Starting young.

This is a discussion on Starting young. within the C++ Programming forums, part of the General Programming Boards category; Just thought I'd mention that as somebody who has been trying to learn C++ for a couple of months I ...

  1. #16
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    Just thought I'd mention that as somebody who has been trying to learn C++ for a couple of months I think sticking with it is a big problem whichever language you use. I started learning a few years ago, then stopped, and now I'm trying again. It's really easy to get discouraged and sidetracked when you're starting out.

    Seems to me like learning to program when you're young is a good idea though, generally. When you leave school there are a lot more soul-destroying jobs out there than programming. Even more depressing, it's not like those soul-destroying jobs actually benefit anyone apart from cynical management bots anyway..

  2. #17
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    you really want to read this from the lead designer of civilisation:

    http://www.designer-notes.com/?p=62

    For games you'll have to learn C++. I can't imagine any company out there witch uses anything else (except for scripted game logic, so you can add lua and or python, but C++ first).

    Programming will also not be your biggest concern. As a game developer your biggest concern will be math. While 8 hours working you'll about 5 hours thinking about math, 0.5 hours about girls, 1 hour browsing the web, 0.5 hours cooking coffee and 1 hour programming.
    Last edited by pheres; 11-28-2007 at 01:20 AM.

  3. #18
    and the hat of wrongness Salem's Avatar
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    As the saying goes, hours spent thinking about the design can save months of coding effort.
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  4. #19
    Deathray Engineer MacGyver's Avatar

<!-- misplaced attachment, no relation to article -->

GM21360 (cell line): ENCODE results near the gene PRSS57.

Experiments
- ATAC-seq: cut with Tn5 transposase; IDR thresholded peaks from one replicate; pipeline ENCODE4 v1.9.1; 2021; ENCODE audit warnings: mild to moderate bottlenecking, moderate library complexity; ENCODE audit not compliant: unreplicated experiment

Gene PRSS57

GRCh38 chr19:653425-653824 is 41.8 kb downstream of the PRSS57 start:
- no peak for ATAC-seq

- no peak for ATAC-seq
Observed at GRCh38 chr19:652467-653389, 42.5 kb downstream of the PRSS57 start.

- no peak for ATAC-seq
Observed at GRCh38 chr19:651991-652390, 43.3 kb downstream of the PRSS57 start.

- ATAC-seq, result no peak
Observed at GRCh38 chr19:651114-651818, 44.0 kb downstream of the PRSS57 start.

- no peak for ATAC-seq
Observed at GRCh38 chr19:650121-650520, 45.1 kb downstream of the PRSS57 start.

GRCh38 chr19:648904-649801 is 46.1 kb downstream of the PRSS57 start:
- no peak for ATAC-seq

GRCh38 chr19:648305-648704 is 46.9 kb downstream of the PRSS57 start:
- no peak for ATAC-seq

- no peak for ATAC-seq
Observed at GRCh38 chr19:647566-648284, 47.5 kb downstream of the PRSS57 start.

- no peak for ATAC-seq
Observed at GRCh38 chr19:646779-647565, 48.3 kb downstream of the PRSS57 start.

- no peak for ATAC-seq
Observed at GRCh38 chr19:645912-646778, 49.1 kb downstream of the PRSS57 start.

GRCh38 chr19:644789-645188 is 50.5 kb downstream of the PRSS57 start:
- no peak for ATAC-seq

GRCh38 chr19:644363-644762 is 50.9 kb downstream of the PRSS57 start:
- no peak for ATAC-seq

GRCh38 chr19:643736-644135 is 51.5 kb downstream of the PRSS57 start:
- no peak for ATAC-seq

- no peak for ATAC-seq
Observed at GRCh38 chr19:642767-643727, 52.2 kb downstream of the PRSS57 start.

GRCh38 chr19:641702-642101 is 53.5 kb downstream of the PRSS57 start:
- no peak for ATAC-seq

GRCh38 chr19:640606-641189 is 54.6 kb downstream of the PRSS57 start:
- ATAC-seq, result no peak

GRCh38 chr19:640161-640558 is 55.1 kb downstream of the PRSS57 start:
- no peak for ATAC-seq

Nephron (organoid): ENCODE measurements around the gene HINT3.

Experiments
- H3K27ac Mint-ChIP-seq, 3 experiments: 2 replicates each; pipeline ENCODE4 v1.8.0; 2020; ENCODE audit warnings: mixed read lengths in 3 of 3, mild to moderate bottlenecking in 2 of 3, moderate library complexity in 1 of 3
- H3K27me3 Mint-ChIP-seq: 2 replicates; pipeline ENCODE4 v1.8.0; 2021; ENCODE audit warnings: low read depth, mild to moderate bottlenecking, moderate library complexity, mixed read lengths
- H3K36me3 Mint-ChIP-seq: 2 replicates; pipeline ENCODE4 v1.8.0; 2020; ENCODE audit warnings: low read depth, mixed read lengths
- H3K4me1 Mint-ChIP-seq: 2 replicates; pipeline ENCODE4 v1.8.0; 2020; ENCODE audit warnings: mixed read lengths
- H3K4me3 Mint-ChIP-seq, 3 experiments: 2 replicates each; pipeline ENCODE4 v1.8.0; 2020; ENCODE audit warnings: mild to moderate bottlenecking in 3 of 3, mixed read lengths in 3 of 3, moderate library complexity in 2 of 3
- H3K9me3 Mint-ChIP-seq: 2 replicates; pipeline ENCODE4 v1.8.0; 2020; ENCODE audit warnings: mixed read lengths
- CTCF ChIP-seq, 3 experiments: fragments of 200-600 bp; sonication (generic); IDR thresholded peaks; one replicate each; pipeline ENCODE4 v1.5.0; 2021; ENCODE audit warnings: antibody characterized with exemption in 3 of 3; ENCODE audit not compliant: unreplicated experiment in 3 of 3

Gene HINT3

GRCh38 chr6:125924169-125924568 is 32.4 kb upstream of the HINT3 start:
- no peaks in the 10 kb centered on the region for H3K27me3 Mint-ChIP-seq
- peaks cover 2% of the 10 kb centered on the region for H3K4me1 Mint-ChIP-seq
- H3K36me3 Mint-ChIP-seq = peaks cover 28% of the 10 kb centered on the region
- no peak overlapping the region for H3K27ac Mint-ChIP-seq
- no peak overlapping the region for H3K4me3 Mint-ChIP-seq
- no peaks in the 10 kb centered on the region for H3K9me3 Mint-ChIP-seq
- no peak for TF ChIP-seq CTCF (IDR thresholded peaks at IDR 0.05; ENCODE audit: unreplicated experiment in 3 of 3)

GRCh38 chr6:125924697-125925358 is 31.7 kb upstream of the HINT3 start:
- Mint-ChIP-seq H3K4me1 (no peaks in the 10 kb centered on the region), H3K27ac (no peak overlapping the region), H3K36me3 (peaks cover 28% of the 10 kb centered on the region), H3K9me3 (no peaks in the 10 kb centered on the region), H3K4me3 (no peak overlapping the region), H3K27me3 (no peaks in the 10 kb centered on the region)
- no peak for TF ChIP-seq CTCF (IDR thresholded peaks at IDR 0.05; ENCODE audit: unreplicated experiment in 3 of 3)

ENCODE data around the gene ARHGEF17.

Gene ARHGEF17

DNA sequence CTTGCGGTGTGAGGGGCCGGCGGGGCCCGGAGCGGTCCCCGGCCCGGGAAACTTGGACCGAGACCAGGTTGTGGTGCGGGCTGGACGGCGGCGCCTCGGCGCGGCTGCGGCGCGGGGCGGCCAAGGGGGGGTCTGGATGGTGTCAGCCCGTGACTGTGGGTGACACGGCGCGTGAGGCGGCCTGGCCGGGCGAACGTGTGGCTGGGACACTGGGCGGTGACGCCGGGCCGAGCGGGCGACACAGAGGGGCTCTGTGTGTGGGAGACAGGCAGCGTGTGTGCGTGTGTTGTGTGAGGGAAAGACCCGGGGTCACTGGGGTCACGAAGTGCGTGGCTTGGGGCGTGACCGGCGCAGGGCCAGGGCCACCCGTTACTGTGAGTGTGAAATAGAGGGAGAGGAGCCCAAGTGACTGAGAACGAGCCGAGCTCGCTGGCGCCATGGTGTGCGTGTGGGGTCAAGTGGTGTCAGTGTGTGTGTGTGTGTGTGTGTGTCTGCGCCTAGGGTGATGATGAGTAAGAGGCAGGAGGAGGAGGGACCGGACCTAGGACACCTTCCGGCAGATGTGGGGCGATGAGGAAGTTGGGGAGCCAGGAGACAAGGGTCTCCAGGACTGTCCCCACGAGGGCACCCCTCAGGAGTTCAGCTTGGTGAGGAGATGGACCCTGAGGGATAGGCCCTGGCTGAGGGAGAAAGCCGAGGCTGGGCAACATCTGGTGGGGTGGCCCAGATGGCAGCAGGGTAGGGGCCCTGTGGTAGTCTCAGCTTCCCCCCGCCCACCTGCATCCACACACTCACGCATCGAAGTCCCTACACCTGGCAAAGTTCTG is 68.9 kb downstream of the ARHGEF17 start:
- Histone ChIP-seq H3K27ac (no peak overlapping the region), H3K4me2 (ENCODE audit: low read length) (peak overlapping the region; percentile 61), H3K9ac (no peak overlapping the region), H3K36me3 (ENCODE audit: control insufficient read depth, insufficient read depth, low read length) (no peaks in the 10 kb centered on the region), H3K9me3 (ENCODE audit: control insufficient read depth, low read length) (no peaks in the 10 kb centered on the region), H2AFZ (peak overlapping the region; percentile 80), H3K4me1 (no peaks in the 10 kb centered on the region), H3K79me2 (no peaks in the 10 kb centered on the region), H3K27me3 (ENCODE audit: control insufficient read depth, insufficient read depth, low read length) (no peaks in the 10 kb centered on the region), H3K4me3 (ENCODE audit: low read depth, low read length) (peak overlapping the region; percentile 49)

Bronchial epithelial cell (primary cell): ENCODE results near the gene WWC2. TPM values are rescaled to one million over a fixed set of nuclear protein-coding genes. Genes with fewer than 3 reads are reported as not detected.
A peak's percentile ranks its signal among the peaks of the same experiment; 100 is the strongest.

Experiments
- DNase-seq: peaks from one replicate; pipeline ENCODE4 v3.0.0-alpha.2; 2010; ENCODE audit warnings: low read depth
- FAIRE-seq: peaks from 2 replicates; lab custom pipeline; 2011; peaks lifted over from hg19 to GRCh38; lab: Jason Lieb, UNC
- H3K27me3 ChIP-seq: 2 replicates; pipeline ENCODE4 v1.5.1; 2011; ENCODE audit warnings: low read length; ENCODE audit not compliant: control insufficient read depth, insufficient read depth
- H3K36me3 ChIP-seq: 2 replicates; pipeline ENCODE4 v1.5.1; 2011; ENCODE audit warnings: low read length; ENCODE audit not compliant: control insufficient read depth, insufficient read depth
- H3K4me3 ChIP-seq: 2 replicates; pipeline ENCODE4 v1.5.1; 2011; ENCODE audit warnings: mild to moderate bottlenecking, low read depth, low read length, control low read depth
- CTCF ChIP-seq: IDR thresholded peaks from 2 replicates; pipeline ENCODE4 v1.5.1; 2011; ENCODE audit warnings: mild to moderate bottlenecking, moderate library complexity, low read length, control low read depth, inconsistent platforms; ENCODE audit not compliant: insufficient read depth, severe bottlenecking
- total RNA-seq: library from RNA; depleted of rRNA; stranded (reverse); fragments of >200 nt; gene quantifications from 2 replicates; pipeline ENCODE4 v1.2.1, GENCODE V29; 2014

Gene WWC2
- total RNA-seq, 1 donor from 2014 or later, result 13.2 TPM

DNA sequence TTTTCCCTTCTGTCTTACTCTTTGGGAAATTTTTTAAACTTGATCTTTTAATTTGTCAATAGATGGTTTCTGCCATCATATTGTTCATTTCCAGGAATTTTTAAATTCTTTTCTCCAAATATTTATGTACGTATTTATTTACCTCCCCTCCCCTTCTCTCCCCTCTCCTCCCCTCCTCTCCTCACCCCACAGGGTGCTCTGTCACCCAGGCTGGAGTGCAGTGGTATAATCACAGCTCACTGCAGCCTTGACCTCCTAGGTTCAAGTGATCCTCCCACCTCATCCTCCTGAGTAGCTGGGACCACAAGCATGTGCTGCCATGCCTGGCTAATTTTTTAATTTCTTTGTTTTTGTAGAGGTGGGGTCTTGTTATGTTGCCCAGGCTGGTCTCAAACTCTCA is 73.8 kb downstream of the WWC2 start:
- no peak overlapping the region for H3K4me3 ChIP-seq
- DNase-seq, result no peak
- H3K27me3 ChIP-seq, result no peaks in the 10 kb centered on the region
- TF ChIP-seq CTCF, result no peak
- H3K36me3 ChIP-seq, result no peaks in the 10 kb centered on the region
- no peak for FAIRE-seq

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    Quote Originally Posted by Salem View Post
    As the saying goes, hours spent thinking about the design can save months of coding effort.
    Yes, indeed. I've found personally that delaying actually coding something in order to sort out the design actually does help, even for very small test programs. And the benefit is that you don't have to be actually sitting at your computer all the time to actually think of these kind of things (but that doesn't stop most of us from sitting at a computer 24 hours, right? )

    Basically put, know what you're doing before you sit down to actually write code. Wholeheartedly agreed.

  5. #20
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    The best and most elegant ideas about design I had came to me being far away from my computer. Computers seem to somehow break any creativity in me

  6. #21
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    Well I've decided that I do want to jump right into C++, but that's such an overwhelming task that I don't know where to start...

    I've seen plenty of books and online tutorials on learning C++, but they pretty much just tell you what to write to get the outcome, not why you get that outcome. I have an infinitely easier time remembering things if I know how they work.

    So I think it'd be much much easier for me to get into it if I learned by doing, not reading endless pages on how to do it.

  7. #22
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    Learning by doing is a good way.

    You need to find a book that gives you decent excercises. And I mean a book, not a web-site. Most web-tutorials are much briefer than a proper book.

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  8. #23
    Deathray Engineer MacGyver's Avatar
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    You need a balance between the two. Writing random garbage isn't going to teach you much except how to get frustrated. Reading too many tutorials without experience won't let the knowledge stick.

    A basic way to learn:

    1. Read a tutorial.
    2. Type/copy the example code and run it.
    3. Try altering the code and predicting the results of something you think is obvious. If it works, you might actually understand it.